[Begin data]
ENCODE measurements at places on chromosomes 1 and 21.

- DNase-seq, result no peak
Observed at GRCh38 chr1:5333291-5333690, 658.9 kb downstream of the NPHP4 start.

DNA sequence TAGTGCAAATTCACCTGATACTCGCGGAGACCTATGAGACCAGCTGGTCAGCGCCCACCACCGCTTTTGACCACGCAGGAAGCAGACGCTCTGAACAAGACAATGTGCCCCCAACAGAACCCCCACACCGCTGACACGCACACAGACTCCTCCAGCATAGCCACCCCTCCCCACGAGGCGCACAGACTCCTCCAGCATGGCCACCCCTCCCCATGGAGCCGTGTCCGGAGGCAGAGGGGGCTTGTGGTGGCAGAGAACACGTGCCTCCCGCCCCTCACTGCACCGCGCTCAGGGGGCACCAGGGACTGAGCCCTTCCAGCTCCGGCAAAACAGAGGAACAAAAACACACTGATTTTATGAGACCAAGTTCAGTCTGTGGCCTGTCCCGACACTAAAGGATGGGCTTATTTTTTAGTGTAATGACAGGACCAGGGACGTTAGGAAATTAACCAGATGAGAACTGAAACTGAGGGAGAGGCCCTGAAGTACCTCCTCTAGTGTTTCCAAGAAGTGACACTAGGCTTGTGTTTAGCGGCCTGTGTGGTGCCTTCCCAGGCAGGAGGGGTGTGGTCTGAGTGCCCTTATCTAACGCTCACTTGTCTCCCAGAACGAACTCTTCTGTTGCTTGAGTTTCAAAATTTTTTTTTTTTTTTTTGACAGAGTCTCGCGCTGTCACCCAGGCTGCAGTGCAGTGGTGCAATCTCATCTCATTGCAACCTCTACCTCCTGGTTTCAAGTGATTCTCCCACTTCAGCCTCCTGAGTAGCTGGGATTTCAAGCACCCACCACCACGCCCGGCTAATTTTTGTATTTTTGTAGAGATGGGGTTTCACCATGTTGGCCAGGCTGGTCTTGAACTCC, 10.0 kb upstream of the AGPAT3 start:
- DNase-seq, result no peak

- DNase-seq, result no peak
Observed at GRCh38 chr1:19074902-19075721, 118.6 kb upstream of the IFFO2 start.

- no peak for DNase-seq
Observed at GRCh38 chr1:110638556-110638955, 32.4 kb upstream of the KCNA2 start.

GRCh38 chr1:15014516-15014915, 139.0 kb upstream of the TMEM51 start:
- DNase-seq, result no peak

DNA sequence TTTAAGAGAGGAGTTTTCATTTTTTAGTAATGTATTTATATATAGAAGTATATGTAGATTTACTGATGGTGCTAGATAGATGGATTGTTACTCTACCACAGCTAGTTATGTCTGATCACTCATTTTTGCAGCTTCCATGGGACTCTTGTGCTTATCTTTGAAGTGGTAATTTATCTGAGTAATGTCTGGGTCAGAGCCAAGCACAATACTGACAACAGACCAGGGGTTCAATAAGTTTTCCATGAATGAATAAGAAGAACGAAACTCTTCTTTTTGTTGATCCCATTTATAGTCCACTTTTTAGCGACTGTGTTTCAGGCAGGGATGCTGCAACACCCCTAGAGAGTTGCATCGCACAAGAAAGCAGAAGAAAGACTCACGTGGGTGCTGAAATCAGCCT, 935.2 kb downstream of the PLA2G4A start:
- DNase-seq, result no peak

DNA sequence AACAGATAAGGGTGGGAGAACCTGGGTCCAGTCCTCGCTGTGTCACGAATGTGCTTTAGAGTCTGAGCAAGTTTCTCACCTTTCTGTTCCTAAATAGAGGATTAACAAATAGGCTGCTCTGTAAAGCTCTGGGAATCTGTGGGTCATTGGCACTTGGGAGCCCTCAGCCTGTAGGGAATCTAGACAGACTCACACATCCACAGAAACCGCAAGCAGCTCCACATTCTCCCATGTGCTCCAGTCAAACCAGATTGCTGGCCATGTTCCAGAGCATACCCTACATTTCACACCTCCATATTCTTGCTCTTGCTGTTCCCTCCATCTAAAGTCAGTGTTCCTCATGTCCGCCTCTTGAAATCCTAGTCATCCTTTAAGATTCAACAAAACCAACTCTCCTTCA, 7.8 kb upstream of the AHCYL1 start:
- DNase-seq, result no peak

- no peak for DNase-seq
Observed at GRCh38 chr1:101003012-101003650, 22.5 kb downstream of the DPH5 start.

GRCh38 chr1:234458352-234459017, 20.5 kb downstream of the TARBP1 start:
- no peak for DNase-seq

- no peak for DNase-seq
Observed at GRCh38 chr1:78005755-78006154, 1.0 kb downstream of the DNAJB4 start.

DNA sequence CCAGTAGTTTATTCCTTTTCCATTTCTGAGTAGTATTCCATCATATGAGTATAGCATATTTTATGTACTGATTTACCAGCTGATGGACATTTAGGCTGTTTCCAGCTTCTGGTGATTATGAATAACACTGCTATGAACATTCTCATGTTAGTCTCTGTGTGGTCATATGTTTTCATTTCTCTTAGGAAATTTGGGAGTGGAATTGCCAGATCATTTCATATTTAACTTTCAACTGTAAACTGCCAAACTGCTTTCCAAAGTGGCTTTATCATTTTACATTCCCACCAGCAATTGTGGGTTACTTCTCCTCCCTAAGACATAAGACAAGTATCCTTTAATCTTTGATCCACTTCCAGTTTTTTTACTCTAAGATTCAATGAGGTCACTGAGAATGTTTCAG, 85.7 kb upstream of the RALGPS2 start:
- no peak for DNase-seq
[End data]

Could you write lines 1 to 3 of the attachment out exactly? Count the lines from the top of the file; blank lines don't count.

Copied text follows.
ENCODE measurements at places on chromosomes 1 and 21.

- DNase-seq, result no peak
Observed at GRCh38 chr1:5333291-5333690, 658.9 kb downstream of the NPHP4 start.